Rosemary: the mind-bending herb of choice for today’s students
Sales of the plants oil which reportedly improves memory have shot up in the past year. So, which other natural redress may aid learning?
Students are known for dabbling with mind-altering herbs, and the latest tale of herbal experimentation shows there has been a rush on rosemary. Following a report that the woody herb may improve memory, students have been trying it out to give them the edge in exams.
Health store Holland& Barrett has reported a 187% increased number of sale of rosemary oil in the past year. A spokesman said that most in-store the issue of rosemary received from parents hoping to boost their childrens success for exam season. The store also said that relaxation assistances and natural energy drinks … have been popular this exam day as alternatives to caffeine.
Molecules in rosemary oil have been shown previously[ to] have the ability to interact with the brains neurotransmitters, according to Mark Moss, head of the psychology department at Northumbria University. Compounds are absorbed into the blood by inhaling the fragrance. They interact with what is called the cholinergic system, who participates in memory, he added.
Herbal redress, says Moss, are not a magic bullet. Its not just one molecule; there are a number of them and you need the right molecules in the right proportions in order to get the beneficial consequence. You might actually get some rosemary petroleum that isnt having any beneficial effect.
It is also worth remembering, perhaps aided by a cup of rosemary tea, that evidence for the benefits of herbal remedies mostly comes from small-scale analyses. In any case, here are some other remedies that might be useful to students.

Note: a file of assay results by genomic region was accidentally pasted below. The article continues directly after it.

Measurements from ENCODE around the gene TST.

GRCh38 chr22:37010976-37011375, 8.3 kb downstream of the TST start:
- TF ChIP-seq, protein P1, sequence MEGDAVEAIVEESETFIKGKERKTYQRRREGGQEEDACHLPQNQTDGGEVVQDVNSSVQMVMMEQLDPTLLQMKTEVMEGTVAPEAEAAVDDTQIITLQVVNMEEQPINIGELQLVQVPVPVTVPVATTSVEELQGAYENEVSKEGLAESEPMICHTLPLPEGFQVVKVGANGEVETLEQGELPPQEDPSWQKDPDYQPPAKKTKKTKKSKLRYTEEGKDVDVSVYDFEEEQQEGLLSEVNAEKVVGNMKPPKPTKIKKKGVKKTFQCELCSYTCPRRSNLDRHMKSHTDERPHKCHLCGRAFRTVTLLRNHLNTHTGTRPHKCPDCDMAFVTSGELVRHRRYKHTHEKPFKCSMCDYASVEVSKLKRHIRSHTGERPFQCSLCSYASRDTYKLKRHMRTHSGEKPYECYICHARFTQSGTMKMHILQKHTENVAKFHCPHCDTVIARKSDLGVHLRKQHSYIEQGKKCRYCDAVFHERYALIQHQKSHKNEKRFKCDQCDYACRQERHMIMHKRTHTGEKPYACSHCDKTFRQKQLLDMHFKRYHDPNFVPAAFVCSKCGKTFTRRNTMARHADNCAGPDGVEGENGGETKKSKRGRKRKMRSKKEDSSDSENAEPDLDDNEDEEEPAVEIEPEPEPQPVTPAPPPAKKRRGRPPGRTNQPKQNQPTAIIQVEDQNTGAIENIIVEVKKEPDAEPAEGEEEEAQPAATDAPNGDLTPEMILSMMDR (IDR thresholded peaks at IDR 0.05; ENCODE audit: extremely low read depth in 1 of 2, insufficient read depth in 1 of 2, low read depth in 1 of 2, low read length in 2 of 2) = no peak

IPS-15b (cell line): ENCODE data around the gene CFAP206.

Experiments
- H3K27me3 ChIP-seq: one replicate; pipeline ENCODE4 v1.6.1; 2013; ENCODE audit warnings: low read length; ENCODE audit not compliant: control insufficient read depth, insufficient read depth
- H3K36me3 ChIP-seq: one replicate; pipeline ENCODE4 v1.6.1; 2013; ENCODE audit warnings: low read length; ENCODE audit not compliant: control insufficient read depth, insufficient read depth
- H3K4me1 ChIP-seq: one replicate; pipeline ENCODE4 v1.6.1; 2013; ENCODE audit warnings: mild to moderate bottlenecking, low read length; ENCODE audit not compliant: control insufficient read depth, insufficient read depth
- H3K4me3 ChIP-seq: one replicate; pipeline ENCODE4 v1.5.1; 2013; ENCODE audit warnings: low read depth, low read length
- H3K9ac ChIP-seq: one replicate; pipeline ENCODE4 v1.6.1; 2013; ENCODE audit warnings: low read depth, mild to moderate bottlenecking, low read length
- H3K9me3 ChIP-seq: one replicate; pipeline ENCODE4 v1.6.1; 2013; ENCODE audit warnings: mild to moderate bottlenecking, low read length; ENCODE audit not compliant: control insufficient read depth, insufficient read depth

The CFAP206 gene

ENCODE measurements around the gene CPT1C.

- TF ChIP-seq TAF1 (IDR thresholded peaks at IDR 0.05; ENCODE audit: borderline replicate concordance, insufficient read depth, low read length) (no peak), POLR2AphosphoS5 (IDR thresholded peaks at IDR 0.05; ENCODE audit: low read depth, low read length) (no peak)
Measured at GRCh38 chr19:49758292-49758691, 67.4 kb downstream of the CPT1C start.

Last year, Moss presented findings that showed that volunteers who drank peppermint tea before tests had better memory and alertness than those who were given camomile tea. In the US, analyses led by Bryan Raudenbush, an associate professor of psychology at Wheeling Jesuit University in West Virginia, procured peppermint scent reduced anxiety and wearines.
Raudenbush also studied the effects of cinnamon, testing it in a simulated driving experiment. He observed it increased alertness and reduced frustration.
Moss has also studied sage. He detected performance enhancements in aspects of memory and also attention the speed at which you can attend to something. They are small effects, but they seem to be beneficial.
This supplement, removed from the leaves of the ginkgo tree, is believed traditionally to give cognitive benefits, but one large study into whether it could help prevent or delay the onset of Alzheimers disease or dementia failed to show positive results, while one review discovered no compelling evidence that ginkgo biloba was helpful in healthy young person. Sometimes we have found beneficial effects and sometimes we have not, tells Moss. These extracts differ considerably depending on where they have been sourced. Perhaps no amount of supplements and herbal teas can make up for remainder and revision.
Read more: www.theguardian.com